“Gentlemen,” I said. “We will now wait for our friends to create a diversion on the East side of the mountain. We will take you to the top of the mountain, where the airship Lady I will take you on board and fly you to safety. Meanwhile, please keep quiet, so as not to draw the attention of the Jäger.”

A deep hush descended as we waited for Lady I to open fire. Before that happened, there were other noises. Shouts. Gunfire. Running feet. Brenda, Wainwright, and I looked at each other.

“I think Nazeem’s friends and the Jäger have found each other,” I said.

“Great,” said Wainwright. He opened the door a few inches and looked out. “They’re attacking the barracks. Can’t tell who is winning.”

I looked at my watch. “Diversion is in fifteen minutes. We wait for that, then make our move.”

There was a hand on my shoulder, and I looked round into the face of Nazeem. Nobody had seen him arrive. Nobody seemed to have realised that he was not there before. I know all of his so-called magic is nothing but stage tricks. But they are good stage tricks.

“I think it would be wise to leave now. My friends are keeping the Jäger from leaving their barracks, but they cannot hold forever. Leave by the West door and past the mine shafts, to the stairs. Nazeem cannot be with you, nor will he board Lady I with you. His word to the miners prevents him.”

“Fair enough,” I said. “Messieurs? Meine Herrschaften? Gentlemen? Make ready to leave.”

“Move quickly, Carl Tennant, and do not worry about being seen. The time of silence has passed.”

“Now we’re talking,” said Miss Lee, drawing her revolver. She pointed at one of the scientists. “You. Come with me, and stick to me like glue.”

“Oh Mademoiselle,” said Dr. Dupont, with a smile. “I thought you would never ask.”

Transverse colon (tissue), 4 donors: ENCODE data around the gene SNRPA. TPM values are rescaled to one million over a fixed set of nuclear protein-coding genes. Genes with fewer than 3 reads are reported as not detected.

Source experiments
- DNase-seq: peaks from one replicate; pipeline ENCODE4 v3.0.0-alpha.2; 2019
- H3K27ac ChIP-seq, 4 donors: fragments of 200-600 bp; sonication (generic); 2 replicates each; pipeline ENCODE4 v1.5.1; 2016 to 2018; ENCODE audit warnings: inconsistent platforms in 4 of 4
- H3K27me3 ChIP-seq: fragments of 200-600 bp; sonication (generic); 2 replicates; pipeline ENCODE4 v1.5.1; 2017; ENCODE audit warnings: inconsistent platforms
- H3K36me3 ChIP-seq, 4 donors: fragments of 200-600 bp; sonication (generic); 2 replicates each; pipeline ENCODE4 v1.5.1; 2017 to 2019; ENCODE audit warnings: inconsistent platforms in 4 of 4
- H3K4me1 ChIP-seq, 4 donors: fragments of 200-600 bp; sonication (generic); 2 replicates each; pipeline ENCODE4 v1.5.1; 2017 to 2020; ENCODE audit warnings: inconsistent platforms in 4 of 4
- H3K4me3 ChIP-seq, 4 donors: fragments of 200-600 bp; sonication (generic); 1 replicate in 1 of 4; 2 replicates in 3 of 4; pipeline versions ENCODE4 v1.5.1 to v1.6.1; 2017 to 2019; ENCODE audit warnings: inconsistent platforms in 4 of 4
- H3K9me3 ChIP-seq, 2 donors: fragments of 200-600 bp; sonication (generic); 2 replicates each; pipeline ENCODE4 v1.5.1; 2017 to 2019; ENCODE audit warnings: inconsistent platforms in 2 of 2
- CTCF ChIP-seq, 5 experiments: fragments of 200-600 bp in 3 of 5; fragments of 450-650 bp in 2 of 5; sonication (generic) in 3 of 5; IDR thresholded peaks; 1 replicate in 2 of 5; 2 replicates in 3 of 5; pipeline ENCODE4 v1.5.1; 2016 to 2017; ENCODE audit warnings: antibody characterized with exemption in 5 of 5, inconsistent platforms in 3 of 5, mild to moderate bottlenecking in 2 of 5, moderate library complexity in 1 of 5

“Would you two like to be alone for a while?” I said.

“Shut up, Tennant. Don’t you have an escape to lead?”

I took out my rifle, and led the way past the mine shafts, staying close to the cavern wall. We kept the scientists between us, with Wainwright in the middle, and Miss Lee taking up the rear. Gunshots could be heard echoing through the cavern. Not all the scientists had seen the need for physical exercise in their lives, so we could move only at a slow trot, with some of our guests wheezing and struggling to keep up the pace.

To the South of the deep mine shafts was the place where the miners’ tools were stored, and the buildings where the mysterious ore was stored in lead-lined coffins stacked high. I led our group into the shadows between the ore storage buildings, looking out on the stairs up.

I looked up at another loud noise, this time coming from the outside. The regular, fast rapport of Lady I‘s armaments. I imagined Alex sitting at the gun, pouring down hate and discontent on any unlucky Jäger foolish enough to show himself in the entrance. On the other side of the crater, I could see the second barracks and guard house, placed there specially to guard the winding stairs leading up to the airship bay. I swore. Half a dozen soldiers came running out of the guard-house and running up the stairs, blocking our escape.

I aimed my rifle at the soldiers on the stairs, fired, cursing Riley’s lack of foresight and trust not to give Miss Lee a rifle. I managed to bring down two Jäger. The rest escaped up. No doubt they had guessed something had happened to the top side gunners, and were rushing to their guns to shoot down Lady I.